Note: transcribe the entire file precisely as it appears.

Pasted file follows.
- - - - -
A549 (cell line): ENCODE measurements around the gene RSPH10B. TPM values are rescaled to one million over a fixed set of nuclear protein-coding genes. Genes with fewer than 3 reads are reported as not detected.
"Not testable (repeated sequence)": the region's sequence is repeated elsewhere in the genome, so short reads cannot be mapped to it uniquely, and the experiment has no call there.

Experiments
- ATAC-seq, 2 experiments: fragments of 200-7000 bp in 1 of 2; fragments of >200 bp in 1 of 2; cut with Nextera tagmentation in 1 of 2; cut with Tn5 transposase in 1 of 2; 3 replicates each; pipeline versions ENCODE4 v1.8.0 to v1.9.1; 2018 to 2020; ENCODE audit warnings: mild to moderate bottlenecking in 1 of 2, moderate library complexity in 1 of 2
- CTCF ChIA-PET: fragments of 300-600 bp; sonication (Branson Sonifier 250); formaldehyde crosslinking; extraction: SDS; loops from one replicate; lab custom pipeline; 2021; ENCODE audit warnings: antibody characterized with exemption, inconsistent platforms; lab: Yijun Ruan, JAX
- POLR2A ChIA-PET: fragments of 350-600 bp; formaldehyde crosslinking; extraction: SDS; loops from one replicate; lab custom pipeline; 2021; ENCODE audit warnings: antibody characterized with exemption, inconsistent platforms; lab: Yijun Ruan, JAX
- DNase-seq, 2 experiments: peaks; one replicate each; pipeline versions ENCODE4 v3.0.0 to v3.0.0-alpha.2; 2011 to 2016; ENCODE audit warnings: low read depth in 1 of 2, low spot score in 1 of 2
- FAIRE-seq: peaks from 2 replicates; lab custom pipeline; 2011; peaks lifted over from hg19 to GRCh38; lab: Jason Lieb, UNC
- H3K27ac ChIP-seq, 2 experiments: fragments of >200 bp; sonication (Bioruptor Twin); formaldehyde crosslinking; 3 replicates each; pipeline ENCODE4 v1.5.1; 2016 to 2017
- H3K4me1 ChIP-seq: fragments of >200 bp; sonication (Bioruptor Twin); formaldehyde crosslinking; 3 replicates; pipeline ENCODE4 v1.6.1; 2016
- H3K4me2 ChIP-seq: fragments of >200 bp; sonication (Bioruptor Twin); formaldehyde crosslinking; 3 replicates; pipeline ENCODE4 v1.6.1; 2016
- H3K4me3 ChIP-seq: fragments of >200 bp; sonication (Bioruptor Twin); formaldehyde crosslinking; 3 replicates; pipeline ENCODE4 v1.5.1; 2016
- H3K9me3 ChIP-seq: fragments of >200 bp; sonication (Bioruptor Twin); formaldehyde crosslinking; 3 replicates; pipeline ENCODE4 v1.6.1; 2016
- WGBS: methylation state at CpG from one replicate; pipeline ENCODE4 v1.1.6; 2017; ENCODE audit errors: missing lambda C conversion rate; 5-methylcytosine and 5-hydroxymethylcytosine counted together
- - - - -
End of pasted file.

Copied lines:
A549 (cell line): ENCODE measurements around the gene RSPH10B. TPM values are rescaled to one million over a fixed set of nuclear protein-coding genes. Genes with fewer than 3 reads are reported as not detected.
"Not testable (repeated sequence)": the region's sequence is repeated elsewhere in the genome, so short reads cannot be mapped to it uniquely, and the experiment has no call there.

Experiments
- ATAC-seq, 2 experiments: fragments of 200-7000 bp in 1 of 2; fragments of >200 bp in 1 of 2; cut with Nextera tagmentation in 1 of 2; cut with Tn5 transposase in 1 of 2; 3 replicates each; pipeline versions ENCODE4 v1.8.0 to v1.9.1; 2018 to 2020; ENCODE audit warnings: mild to moderate bottlenecking in 1 of 2, moderate library complexity in 1 of 2
- CTCF ChIA-PET: fragments of 300-600 bp; sonication (Branson Sonifier 250); formaldehyde crosslinking; extraction: SDS; loops from one replicate; lab custom pipeline; 2021; ENCODE audit warnings: antibody characterized with exemption, inconsistent platforms; lab: Yijun Ruan, JAX
- POLR2A ChIA-PET: fragments of 350-600 bp; formaldehyde crosslinking; extraction: SDS; loops from one replicate; lab custom pipeline; 2021; ENCODE audit warnings: antibody characterized with exemption, inconsistent platforms; lab: Yijun Ruan, JAX
- DNase-seq, 2 experiments: peaks; one replicate each; pipeline versions ENCODE4 v3.0.0 to v3.0.0-alpha.2; 2011 to 2016; ENCODE audit warnings: low read depth in 1 of 2, low spot score in 1 of 2
- FAIRE-seq: peaks from 2 replicates; lab custom pipeline; 2011; peaks lifted over from hg19 to GRCh38; lab: Jason Lieb, UNC
- H3K27ac ChIP-seq, 2 experiments: fragments of >200 bp; sonication (Bioruptor Twin); formaldehyde crosslinking; 3 replicates each; pipeline ENCODE4 v1.5.1; 2016 to 2017
- H3K4me1 ChIP-seq: fragments of >200 bp; sonication (Bioruptor Twin); formaldehyde crosslinking; 3 replicates; pipeline ENCODE4 v1.6.1; 2016
- H3K4me2 ChIP-seq: fragments of >200 bp; sonication (Bioruptor Twin); formaldehyde crosslinking; 3 replicates; pipeline ENCODE4 v1.6.1; 2016
- H3K4me3 ChIP-seq: fragments of >200 bp; sonication (Bioruptor Twin); formaldehyde crosslinking; 3 replicates; pipeline ENCODE4 v1.5.1; 2016
- H3K9me3 ChIP-seq: fragments of >200 bp; sonication (Bioruptor Twin); formaldehyde crosslinking; 3 replicates; pipeline ENCODE4 v1.6.1; 2016
- WGBS: methylation state at CpG from one replicate; pipeline ENCODE4 v1.1.6; 2017; ENCODE audit errors: missing lambda C conversion rate; 5-methylcytosine and 5-hydroxymethylcytosine counted together